Brave New World!

Hello, world!  I’m Hanna, the new Antaeus intern and your guide for the next fourteen weeks on a journey of playing Shakespeare!  How fun is that?  I am so excited about this class with the fantastic Elizabeth Swain and an inspiring group of professionals brought together by a love of learning and a love of the Bard.  I’m sure there are many of you out there who are just as passionate about Shakespeare and his works as I am. How did he manage to come up with so many engaging and brilliant plots?  How could he breathe life into characters hundreds of years ago who still fan our emotions to flame today?  How can any actor or director feel that they are really doing justice to works considered foundational to society for ages?  I am looking forward to learning the answers to these questions as much as you are and I thank you in advance for venturing off with me!

To set the stage for this tour on which I will be your eyes and ears here are a few details:  I am a senior undergraduate student at a school with a brand spanking new theatre program.  We are so very new in fact that I will be a part of the first graduating class ever!  While this is all well and good and we have many opportunities to do things other students don’t, this also means we have a very small class roster so far.  Although I have been in love with Shakespeare since I was very small, I have never had an actual class to learn about him and bring his works to life.  When it was suggested that I, as the Antaeus intern, should participate in the Shakespeare class and blog my way through it, I jumped at the opportunity!  I could not believe my good fortune!  And so here we are!

Our task for the first class is simply to memorize a sonnet. I have selected Sonnet 2.  I am memorizing it in the car on my way to and from Hollywood (this is something else you must know…”I am slow of study,” at least as far as memorizing goes) and I’m in love with the images in the piece and the feel of the words on my tongue.  I know that sounds strange, but try it sometime.  Read a sonnet out loud and tell me it isn’t a strange and wonderful feeling letting those rich old words flow over your tongue.  That is your assignment for this week.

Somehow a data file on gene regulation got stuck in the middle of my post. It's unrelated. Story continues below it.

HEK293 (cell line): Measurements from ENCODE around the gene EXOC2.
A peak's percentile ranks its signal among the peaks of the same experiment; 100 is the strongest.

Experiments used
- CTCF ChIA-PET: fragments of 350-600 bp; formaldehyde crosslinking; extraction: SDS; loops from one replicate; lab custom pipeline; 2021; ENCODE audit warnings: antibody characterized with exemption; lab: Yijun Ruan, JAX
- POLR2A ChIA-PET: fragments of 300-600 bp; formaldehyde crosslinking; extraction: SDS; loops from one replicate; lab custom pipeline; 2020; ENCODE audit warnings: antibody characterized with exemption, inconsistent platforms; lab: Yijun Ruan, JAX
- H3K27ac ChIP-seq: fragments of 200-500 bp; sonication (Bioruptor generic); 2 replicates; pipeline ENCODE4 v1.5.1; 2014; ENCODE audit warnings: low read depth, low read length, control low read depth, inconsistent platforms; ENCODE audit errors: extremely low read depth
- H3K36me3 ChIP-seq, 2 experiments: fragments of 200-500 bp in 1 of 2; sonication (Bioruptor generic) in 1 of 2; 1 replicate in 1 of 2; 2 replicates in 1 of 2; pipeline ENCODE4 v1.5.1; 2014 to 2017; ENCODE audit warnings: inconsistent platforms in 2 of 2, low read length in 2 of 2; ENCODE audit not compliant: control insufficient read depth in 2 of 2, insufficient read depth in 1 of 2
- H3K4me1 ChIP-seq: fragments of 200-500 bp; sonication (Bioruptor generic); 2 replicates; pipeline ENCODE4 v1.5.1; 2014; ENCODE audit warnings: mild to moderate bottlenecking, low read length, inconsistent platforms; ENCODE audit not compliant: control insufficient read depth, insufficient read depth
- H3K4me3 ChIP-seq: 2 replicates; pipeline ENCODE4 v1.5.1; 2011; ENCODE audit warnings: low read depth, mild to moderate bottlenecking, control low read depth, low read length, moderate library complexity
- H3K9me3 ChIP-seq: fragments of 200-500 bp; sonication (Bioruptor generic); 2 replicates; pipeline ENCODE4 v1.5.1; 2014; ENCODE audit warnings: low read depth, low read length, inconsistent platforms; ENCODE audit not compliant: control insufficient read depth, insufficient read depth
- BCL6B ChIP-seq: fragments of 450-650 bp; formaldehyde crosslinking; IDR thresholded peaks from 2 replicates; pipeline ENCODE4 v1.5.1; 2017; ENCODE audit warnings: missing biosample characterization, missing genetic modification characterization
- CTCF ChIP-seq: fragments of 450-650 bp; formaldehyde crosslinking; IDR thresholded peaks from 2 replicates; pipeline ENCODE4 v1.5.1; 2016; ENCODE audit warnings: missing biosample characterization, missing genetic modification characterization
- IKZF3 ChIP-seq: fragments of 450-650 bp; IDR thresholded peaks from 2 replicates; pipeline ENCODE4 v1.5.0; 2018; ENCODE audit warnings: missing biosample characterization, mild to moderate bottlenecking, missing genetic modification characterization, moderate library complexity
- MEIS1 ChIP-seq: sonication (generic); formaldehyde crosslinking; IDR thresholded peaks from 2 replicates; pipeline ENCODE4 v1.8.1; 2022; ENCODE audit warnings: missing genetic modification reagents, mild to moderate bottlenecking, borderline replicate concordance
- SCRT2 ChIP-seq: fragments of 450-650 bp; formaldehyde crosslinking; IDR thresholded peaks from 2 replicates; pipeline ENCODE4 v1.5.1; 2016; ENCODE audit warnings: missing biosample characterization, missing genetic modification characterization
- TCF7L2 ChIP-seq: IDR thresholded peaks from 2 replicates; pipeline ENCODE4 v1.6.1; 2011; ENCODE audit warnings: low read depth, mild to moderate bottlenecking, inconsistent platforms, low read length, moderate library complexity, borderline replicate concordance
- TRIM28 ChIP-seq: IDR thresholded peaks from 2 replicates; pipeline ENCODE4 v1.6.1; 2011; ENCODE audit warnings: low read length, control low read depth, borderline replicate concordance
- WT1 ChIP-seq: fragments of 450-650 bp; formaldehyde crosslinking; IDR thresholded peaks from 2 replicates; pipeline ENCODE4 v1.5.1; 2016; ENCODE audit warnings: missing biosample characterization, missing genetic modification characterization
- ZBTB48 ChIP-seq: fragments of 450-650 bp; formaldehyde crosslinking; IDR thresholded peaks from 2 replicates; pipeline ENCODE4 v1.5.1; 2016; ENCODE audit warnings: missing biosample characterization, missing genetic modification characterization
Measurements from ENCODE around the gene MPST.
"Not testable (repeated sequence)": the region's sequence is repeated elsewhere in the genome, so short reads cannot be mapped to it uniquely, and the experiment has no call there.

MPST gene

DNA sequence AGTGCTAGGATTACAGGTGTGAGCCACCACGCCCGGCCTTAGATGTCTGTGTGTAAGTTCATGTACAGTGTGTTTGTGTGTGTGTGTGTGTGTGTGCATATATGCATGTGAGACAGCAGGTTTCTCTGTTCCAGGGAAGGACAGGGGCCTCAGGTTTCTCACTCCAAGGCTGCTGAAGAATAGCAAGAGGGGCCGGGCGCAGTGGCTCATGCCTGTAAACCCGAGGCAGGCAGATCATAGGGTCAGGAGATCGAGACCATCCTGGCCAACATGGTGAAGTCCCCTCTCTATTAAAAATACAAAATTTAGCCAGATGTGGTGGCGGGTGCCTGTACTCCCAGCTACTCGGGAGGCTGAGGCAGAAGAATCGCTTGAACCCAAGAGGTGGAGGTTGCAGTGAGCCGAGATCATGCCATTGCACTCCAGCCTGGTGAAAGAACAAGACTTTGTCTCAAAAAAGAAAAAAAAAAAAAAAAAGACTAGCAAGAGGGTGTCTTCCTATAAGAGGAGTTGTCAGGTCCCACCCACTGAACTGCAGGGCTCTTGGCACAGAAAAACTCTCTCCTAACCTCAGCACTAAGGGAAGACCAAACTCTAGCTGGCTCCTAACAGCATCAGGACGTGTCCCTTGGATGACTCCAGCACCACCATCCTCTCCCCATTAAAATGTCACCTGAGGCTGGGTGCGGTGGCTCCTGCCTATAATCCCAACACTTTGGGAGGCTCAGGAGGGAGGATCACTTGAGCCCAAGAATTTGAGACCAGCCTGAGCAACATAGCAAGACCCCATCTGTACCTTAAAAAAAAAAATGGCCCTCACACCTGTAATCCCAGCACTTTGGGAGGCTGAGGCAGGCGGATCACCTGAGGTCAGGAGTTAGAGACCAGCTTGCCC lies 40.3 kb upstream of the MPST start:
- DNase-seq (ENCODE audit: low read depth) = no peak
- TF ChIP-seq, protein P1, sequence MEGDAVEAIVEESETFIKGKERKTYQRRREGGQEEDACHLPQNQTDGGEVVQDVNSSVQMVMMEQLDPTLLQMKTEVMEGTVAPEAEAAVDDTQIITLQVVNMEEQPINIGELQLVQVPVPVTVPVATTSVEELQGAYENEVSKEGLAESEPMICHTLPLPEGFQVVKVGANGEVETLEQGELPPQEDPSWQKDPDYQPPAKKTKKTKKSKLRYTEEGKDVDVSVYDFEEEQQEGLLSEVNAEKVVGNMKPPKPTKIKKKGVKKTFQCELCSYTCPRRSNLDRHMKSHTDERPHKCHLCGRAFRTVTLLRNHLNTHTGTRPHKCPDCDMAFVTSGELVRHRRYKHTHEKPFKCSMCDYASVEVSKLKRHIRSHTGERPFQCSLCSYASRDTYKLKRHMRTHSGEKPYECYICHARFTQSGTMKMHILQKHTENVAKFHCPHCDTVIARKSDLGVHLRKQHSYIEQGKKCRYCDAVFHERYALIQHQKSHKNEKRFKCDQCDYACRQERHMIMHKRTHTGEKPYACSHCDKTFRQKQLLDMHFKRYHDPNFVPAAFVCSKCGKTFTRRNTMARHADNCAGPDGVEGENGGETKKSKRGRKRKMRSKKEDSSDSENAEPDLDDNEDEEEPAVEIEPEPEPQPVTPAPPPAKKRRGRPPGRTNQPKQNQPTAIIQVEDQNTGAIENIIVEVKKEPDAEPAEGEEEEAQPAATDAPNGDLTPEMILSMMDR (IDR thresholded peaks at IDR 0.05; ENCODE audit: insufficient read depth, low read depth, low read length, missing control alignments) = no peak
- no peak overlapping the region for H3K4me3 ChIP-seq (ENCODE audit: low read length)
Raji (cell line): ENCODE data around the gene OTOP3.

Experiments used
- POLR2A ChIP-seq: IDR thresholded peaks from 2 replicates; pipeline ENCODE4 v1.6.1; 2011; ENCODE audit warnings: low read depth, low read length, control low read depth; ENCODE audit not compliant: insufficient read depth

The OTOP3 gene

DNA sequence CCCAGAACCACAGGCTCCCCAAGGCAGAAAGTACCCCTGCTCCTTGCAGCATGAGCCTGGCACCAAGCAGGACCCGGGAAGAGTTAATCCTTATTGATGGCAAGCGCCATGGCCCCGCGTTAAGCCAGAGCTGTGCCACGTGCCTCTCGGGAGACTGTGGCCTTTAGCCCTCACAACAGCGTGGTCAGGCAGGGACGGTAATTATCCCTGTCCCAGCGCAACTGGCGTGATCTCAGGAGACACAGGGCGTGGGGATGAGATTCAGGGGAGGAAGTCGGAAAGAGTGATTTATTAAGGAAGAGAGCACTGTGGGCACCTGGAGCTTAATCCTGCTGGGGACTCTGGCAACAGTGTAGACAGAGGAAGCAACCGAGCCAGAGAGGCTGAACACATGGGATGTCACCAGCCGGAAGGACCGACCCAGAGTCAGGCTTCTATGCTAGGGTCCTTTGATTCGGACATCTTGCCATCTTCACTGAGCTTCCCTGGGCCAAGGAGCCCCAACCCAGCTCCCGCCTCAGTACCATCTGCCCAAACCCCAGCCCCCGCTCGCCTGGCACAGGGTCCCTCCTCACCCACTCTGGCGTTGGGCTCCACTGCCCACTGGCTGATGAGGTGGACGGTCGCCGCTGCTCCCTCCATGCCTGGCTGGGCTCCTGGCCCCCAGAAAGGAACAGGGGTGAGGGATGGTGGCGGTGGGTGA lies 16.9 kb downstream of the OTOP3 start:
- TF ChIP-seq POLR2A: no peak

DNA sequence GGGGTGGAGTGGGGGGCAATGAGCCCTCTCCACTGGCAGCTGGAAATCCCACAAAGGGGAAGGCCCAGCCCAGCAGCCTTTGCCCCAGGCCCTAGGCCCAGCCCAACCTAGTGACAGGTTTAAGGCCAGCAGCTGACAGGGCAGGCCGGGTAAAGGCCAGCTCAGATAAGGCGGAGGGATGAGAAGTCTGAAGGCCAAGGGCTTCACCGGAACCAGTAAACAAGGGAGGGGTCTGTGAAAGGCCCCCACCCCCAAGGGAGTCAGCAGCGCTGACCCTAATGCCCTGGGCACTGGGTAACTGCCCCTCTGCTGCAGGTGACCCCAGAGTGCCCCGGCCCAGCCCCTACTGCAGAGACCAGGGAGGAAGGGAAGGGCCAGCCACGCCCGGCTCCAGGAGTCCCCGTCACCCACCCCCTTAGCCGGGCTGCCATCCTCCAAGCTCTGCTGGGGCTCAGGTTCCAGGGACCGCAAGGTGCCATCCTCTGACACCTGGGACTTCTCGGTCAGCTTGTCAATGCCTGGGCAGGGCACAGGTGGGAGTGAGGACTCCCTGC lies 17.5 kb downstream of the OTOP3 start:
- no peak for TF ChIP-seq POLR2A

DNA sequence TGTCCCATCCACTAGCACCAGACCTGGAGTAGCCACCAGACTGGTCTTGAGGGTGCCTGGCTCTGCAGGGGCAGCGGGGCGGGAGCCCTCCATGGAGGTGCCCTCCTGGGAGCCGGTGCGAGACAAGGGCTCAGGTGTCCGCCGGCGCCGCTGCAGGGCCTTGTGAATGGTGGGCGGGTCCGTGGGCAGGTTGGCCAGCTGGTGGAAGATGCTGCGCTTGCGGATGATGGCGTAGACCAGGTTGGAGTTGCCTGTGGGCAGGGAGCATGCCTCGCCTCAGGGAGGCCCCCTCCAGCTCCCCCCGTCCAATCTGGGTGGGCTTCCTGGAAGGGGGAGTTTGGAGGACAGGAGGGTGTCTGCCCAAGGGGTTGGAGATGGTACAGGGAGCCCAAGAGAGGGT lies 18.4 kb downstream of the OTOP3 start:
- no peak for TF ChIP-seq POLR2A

As for me, I’m off to my first class session!  Bid me godspeed!

When forty winters shall beseige thy brow,
And dig deep trenches in thy beauty’s field,
Thy youth’s proud livery, so gazed on now,
Will be a tatter’d weed, of small worth held:
Then being ask’d where all thy beauty lies,
Where all the treasure of thy lusty days;
To say, within thine own deep-sunken eyes,
Were an all-eating shame and thriftless praise.
How much more praise deserved thy beauty’s use,
If thou couldst answer ‘This fair child of mine
Shall sum my count and make my old excuse,’
Proving his beauty by succession thine!
This were to be new made when thou art old,
And see thy blood warm when thou feel’st it cold.

–Hanna Mitchell

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